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Tuesday, 14 May 2024 00:00

Finding the right shoes for flat feet is important for both comfort and foot health. Flat feet can vary in shape and size, from toes pointing outward to tight Achilles tendons. Experts suggest opting for wide-fit shoes to accommodate your foot shape and avoiding narrow fronts, allowing your toes to spread comfortably. Look for shoes with sturdy soles and heel support to prevent overpronation and protect against potential tendon damage. Custom orthotic inserts can provide personalized support, reduce strain, and help keep your feet aligned. Reinforced heels are essential to safeguard against pressure to protect the Achilles tendon. Consider wearing different types of shoes for various activities, ensuring you have the right support for each occasion. During the summer, prioritize wide, sturdy soles with ample cushioning. While wearing quality shoes is essential, it is suggested that you consult a podiatrist for an examination and tailored advice on managing flat feet.

Flatfoot is a condition many people suffer from. If you have flat feet, contact Joe Mathew George DPM, FACFAS from Illinois. Our doctor will treat your foot and ankle needs.

What Are Flat Feet?

Flatfoot is a condition in which the arch of the foot is depressed and the sole of the foot is almost completely in contact with the ground. About 20-30% of the population generally has flat feet because their arches never formed during growth.

Conditions & Problems:

Having flat feet makes it difficult to run or walk because of the stress placed on the ankles.

Alignment – The general alignment of your legs can be disrupted, because the ankles move inward which can cause major discomfort.

Knees – If you have complications with your knees, flat feet can be a contributor to arthritis in that area.  


  • Pain around the heel or arch area
  • Trouble standing on the tip toe
  • Swelling around the inside of the ankle
  • Flat look to one or both feet
  • Having your shoes feel uneven when worn


If you are experiencing pain and stress on the foot you may weaken the posterior tibial tendon, which runs around the inside of the ankle. 

If you have any questions please feel free to contact our offices located in Joliet, Bolingbrook, and Channahon, IL . We offer the newest diagnostic and treatment technologies for all your foot and ankle needs.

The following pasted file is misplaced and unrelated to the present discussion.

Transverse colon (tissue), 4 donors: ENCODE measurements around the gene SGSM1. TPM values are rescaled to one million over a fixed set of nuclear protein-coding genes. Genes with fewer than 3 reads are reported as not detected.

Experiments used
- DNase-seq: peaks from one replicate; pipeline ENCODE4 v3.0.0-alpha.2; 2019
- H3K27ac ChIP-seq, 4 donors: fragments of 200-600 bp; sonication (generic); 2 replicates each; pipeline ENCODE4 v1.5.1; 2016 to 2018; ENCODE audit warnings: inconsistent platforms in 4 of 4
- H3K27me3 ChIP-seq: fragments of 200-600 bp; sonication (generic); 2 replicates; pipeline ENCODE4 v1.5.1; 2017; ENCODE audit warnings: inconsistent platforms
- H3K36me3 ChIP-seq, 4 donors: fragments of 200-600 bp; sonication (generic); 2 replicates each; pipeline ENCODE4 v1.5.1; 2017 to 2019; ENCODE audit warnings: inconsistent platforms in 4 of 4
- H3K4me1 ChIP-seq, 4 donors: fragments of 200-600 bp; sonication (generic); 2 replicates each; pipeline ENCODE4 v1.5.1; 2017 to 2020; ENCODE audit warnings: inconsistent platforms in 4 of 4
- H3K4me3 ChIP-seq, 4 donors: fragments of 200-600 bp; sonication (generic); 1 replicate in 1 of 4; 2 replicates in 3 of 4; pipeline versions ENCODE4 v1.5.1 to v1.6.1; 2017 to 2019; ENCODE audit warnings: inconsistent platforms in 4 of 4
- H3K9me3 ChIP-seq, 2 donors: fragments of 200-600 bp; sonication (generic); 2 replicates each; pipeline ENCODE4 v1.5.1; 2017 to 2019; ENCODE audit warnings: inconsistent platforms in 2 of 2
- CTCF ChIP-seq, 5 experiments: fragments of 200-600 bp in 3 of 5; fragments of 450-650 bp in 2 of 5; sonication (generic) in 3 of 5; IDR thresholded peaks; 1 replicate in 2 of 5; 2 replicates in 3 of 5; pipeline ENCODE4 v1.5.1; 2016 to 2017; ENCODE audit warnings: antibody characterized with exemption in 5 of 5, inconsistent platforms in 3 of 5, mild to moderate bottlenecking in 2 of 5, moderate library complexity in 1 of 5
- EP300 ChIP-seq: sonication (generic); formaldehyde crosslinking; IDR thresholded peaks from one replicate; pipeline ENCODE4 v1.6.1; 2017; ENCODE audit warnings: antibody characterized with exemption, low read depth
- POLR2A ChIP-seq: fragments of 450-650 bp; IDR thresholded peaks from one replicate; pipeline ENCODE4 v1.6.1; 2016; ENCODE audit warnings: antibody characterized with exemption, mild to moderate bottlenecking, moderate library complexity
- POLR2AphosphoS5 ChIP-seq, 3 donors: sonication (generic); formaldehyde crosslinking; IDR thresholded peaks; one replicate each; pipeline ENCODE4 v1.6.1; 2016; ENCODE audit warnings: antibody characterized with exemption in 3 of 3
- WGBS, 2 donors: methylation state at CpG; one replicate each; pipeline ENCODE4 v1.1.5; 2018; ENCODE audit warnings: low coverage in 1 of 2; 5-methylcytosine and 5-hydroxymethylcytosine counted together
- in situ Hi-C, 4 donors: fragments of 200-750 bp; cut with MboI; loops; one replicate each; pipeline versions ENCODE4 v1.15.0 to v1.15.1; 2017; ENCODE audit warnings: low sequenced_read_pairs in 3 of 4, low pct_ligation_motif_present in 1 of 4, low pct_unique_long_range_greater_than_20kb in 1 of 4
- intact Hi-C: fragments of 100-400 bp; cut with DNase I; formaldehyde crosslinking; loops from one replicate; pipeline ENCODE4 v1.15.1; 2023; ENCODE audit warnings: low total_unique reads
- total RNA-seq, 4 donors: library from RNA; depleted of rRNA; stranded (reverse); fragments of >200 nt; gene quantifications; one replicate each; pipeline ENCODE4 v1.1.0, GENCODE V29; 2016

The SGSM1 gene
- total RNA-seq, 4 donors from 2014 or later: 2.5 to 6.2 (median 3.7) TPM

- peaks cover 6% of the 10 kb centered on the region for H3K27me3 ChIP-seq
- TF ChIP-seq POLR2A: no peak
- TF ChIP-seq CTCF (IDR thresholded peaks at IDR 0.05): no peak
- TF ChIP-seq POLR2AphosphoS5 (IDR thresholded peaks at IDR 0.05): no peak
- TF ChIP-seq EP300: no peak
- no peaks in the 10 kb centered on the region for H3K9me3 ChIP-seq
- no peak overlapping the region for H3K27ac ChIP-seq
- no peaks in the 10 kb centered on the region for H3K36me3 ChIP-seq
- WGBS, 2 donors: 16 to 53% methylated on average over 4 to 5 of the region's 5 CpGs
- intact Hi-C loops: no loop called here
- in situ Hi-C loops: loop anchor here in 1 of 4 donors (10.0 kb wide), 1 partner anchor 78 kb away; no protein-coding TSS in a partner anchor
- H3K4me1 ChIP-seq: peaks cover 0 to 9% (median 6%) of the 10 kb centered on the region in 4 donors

Read more about What is Flexible Flat Foot?
Tuesday, 07 May 2024 00:00

Peripheral artery disease, or PAD, is a condition where the arteries that supply blood to the legs and feet become narrowed due to plaque buildup. Diabetes significantly increases the risk of developing this condition. High blood sugar levels contribute to the accumulation of fatty deposits in the blood vessels, which can harden and reduce blood flow. This process, known as atherosclerosis, is more common in diabetes patients due to the chronic high glucose levels that damage the blood vessel walls. Symptoms of PAD include pain, cramping, or heaviness in the legs and feet during activities like walking. Complications like ulcers, which often appear on the feet, can lead to serious infections. Regular check-ups with a podiatrist, or foot doctor, are important to prevent any issues and manage foot and lower leg health. If you have symptoms of peripheral artery disease, it is suggested that you make an appointment with a podiatrist today. 

Peripheral artery disease can pose a serious risk to your health. It can increase the risk of stroke and heart attack. If you have symptoms of peripheral artery disease, consult with Joe Mathew George DPM, FACFAS from Illinois. Our doctor will assess your condition and provide you with quality foot and ankle treatment.

Peripheral artery disease (PAD) is when arteries are constricted due to plaque (fatty deposits) build-up. This results in less blood flow to the legs and other extremities. The main cause of PAD is atherosclerosis, in which plaque builds up in the arteries.


Symptoms of PAD include:

  • Claudication (leg pain from walking)
  • Numbness in legs
  • Decrease in growth of leg hair and toenails
  • Paleness of the skin
  • Erectile dysfunction
  • Sores and wounds on legs and feet that won’t heal
  • Coldness in one leg

It is important to note that a majority of individuals never show any symptoms of PAD.